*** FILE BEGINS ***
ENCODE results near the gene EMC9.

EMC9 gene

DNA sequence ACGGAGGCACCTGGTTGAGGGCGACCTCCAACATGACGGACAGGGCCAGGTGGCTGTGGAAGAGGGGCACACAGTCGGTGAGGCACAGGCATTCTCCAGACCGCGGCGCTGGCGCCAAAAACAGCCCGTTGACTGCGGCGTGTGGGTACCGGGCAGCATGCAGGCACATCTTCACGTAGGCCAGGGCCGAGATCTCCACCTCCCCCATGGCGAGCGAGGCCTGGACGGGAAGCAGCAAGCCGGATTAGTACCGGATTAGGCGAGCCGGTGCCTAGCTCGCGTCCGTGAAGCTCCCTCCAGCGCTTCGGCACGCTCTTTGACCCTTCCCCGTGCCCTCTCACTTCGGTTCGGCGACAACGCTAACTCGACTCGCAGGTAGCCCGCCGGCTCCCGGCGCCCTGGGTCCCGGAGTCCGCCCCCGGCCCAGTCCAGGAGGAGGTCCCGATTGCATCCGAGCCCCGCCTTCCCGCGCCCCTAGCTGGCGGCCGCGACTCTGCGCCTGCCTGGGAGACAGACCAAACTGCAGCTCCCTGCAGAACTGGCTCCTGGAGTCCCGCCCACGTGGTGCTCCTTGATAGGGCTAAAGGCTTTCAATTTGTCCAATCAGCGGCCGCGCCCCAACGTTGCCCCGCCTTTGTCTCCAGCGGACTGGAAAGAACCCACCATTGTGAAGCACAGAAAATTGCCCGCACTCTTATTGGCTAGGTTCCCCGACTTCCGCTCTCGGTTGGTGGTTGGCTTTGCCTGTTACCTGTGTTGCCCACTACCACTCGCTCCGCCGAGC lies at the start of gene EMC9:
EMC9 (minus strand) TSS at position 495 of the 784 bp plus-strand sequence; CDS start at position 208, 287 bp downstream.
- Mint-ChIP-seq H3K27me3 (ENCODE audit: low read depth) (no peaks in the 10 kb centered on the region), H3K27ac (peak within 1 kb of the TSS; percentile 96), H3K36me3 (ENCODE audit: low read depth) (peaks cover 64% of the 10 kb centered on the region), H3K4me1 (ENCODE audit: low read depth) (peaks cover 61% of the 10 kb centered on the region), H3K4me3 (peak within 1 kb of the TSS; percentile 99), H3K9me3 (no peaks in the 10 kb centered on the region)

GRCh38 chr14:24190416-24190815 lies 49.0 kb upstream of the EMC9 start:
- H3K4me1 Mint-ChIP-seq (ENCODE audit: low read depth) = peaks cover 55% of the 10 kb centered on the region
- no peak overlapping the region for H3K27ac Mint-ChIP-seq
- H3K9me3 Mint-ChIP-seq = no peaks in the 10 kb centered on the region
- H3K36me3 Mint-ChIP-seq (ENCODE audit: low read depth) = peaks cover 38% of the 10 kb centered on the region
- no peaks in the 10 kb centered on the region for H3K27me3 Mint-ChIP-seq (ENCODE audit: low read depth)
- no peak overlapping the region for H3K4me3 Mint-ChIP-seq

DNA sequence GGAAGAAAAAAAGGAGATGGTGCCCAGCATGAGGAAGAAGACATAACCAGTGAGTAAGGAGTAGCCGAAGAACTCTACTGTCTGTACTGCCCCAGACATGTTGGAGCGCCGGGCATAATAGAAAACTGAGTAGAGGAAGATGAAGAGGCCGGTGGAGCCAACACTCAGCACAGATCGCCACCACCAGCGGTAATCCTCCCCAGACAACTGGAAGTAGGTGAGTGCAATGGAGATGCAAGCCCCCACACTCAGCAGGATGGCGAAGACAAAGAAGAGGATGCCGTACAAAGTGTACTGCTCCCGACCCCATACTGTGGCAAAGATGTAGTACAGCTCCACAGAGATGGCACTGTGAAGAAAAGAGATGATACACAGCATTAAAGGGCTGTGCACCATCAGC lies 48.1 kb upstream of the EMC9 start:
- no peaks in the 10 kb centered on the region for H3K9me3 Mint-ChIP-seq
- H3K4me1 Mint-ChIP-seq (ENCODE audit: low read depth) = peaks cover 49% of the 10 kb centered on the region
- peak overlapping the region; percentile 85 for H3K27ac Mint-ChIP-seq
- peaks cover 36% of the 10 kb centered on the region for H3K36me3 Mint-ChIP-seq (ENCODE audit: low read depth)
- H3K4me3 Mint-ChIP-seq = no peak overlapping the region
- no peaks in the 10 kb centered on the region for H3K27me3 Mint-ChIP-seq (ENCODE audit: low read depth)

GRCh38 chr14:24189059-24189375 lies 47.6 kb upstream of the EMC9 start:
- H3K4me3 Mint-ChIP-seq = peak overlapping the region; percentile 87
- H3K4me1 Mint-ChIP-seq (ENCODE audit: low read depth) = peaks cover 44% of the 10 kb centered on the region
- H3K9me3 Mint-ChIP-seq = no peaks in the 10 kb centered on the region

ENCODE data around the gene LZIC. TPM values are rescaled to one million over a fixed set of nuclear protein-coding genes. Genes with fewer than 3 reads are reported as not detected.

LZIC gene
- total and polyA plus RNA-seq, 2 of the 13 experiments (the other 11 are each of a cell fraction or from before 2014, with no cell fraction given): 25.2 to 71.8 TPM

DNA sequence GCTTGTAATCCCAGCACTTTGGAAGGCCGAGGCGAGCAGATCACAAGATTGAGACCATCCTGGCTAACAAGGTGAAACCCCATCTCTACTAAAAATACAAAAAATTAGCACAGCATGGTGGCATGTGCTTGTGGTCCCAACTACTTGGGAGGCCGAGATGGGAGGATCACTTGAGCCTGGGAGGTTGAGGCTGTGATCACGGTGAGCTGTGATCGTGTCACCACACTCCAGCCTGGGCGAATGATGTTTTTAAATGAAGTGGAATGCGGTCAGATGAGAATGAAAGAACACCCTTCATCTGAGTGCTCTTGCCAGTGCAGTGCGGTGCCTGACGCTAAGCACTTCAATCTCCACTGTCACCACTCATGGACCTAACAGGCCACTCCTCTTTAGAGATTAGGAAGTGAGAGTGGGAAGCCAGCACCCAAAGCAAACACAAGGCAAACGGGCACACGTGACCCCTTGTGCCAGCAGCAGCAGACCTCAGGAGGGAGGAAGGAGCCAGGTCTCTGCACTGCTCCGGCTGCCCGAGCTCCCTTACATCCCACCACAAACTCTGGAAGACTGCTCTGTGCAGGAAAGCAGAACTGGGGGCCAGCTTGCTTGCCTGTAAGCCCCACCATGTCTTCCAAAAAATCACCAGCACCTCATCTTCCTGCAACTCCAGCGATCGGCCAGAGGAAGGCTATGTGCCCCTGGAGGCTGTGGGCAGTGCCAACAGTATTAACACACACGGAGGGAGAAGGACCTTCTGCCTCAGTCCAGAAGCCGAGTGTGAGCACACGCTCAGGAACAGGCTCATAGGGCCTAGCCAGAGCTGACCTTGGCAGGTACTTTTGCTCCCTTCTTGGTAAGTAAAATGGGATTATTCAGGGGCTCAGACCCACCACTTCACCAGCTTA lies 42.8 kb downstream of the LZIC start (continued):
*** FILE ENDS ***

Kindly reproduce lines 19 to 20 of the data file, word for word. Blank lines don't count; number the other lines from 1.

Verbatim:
- no peaks in the 10 kb centered on the region for H3K27me3 Mint-ChIP-seq (ENCODE audit: low read depth)

GRCh38 chr14:24189059-24189375 lies 47.6 kb upstream of the EMC9 start: